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Protecting U.S. critical infrastructure from malware cyberattacks

Image courtesy: Brett Sayles
Image courtesy: Brett Sayles

Over the past year, there has been a sharp increase in cyberattacks using malware to target the systems of critical infrastructure such as utility companies, government agencies and organizations that provide services and products we rely on daily. According to a report from the cybersecurity firm CheckPoint Software, in the first half of this year, there was a 102% increase in these types of attacks compared to 2020.

One of the biggest this year was the ransomware attack on the Colonial pipeline, where hackers gained control of the control room computers and demanded a $4.4 million payment before they would return the system back over to the company.

The Colonial pipeline supplies about 45% of the East Coast’s oil and diesel fuel supply, and they were offline for several days due to the attack. This not only impacted the company’s bottom line, but it also affected consumers as a major fuel supplier went offline for several days.

If that weren’t bad enough, it was recently announced that the company had to notify employees that their personal data may have also been compromised during the attack.

A few weeks later, global meat supplier JBS Foods paid an $11 million ransom after an attack that caused them to temporality suspend meat processing at their plants. As a result, there was an uptick in beef and pork prices.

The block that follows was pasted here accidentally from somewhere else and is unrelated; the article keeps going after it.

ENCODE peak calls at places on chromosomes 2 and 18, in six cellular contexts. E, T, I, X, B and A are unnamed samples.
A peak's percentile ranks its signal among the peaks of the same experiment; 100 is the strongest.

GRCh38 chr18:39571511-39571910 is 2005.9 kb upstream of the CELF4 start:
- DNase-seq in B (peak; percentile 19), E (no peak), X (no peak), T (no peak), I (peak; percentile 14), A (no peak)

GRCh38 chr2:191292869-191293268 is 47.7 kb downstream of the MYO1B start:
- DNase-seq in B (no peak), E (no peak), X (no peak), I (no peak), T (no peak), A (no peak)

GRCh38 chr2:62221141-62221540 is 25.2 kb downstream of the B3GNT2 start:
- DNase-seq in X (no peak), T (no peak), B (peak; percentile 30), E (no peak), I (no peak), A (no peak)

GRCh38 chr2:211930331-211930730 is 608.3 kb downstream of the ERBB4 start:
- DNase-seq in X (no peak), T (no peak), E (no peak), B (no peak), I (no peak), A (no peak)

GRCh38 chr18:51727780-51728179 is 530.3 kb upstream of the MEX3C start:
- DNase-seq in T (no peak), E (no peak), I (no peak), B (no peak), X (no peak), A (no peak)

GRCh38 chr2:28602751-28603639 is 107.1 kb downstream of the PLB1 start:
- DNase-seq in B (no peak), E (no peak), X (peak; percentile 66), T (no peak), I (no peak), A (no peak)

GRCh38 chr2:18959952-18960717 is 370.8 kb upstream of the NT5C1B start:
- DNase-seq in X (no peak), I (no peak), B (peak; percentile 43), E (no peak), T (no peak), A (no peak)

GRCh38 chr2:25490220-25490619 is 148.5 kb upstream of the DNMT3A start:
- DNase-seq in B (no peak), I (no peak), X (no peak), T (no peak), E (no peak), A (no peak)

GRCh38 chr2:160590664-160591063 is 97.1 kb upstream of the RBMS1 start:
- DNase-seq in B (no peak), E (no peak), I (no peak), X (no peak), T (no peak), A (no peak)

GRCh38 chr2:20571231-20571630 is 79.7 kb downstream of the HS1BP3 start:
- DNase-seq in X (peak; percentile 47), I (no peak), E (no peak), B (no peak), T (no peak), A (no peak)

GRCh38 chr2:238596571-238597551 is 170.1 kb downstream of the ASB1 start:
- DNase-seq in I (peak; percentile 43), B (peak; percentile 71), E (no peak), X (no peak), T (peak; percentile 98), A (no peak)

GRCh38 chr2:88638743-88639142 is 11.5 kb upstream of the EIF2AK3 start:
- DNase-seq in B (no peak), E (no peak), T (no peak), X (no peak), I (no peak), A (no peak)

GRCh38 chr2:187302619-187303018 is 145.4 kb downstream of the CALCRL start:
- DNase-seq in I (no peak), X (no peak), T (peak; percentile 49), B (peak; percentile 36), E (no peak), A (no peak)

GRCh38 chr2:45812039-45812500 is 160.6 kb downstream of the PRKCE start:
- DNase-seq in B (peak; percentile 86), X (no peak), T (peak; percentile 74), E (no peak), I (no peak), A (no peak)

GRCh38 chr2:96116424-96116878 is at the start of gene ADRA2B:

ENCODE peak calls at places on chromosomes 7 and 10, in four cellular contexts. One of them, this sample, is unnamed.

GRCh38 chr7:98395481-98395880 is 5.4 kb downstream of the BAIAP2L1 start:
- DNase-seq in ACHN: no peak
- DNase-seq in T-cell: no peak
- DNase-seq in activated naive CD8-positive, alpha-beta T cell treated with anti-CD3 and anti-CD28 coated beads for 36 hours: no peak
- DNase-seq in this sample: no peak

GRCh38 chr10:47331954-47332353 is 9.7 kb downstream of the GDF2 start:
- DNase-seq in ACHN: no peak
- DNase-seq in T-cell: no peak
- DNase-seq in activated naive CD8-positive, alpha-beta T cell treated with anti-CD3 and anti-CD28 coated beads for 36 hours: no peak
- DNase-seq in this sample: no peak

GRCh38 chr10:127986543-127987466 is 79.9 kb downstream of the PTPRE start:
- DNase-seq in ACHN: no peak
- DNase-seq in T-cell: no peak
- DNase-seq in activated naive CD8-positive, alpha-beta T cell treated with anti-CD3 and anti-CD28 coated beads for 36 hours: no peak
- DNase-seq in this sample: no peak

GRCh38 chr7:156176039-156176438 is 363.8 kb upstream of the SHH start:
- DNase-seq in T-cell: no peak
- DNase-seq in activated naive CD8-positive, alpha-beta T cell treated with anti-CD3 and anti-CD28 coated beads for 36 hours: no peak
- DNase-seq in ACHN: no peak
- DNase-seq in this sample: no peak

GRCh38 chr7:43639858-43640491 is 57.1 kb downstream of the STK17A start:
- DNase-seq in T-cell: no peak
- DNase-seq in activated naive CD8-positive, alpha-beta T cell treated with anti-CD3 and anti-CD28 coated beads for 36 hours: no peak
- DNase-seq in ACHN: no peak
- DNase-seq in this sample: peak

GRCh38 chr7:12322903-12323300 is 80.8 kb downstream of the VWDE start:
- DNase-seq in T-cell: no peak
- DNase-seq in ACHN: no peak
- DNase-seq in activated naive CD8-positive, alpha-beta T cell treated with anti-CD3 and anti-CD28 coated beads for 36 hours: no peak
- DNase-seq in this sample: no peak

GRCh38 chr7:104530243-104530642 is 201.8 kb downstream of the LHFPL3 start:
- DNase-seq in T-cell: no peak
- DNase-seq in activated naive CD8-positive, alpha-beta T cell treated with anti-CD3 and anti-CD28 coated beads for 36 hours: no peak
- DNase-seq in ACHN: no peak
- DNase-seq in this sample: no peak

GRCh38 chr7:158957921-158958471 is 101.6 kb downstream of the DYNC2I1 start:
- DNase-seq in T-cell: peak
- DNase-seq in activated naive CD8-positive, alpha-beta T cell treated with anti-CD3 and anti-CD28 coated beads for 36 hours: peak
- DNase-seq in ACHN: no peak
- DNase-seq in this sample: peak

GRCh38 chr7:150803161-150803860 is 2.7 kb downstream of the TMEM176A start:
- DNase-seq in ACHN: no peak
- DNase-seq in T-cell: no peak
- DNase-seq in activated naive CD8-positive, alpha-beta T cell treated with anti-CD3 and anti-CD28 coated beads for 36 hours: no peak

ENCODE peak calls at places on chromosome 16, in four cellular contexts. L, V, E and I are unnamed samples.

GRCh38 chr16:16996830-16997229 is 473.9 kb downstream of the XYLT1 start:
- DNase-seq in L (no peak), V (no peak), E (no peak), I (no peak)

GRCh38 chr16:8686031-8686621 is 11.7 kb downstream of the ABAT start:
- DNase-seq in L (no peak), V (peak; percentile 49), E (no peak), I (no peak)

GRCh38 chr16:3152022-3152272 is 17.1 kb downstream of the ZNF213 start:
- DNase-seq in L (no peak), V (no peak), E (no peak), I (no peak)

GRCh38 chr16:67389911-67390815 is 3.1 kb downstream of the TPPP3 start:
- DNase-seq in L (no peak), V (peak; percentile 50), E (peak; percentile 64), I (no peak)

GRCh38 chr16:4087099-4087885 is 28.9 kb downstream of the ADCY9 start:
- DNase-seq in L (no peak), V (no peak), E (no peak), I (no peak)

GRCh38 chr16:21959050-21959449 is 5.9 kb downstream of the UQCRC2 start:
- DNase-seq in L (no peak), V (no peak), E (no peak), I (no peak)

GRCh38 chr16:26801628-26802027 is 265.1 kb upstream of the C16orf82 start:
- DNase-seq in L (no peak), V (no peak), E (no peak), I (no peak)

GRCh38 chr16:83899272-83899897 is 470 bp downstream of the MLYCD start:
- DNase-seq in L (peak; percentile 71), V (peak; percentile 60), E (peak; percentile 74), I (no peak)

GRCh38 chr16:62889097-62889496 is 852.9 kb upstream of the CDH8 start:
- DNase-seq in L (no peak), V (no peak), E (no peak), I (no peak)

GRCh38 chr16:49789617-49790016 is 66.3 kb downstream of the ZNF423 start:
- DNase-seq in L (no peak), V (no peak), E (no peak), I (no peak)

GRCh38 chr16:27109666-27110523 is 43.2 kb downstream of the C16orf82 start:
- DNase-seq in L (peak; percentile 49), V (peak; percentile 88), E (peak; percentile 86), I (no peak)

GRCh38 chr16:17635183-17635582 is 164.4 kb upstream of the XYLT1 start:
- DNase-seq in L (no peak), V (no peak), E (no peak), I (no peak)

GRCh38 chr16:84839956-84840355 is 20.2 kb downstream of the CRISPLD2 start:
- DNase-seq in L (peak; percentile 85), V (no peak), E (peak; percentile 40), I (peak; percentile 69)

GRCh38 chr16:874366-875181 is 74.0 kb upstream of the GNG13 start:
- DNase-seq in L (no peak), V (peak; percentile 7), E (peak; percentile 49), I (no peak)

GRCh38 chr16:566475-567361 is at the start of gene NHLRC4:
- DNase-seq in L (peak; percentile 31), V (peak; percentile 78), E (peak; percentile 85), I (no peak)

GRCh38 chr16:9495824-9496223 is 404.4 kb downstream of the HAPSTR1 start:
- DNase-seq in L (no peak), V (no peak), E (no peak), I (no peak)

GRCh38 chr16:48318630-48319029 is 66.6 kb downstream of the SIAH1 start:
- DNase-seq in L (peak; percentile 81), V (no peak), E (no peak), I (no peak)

“In years past, a lot of internet attacks were done for fun, but these days they are all for profit,” said Dr. Guofei Gu, professor in the department of computer science and engineering at Texas A&M University. “The most popular, and profitable, type that we see nowadays is ransomware.”

Ransomware is an advanced type of malware that installs itself onto a user’s machine or device undetected, encrypts their data files rendering them inaccessible and demands a ransom payment to decrypt them. But even if the ransom is paid, the decryption process to get the files back to normal is a slow one.

“These groups will put several locks on the data,” said Dr. Dilma Da Silva, professor and holder of the Ford Motor Company Design Professorship in the department. “While you may be able to get through them all with the key that they give you, it is going to take the computer a long time to get through them all. And there’s always a possibility they will leave an extra hack behind for themselves or to sell to other cybercriminal groups.”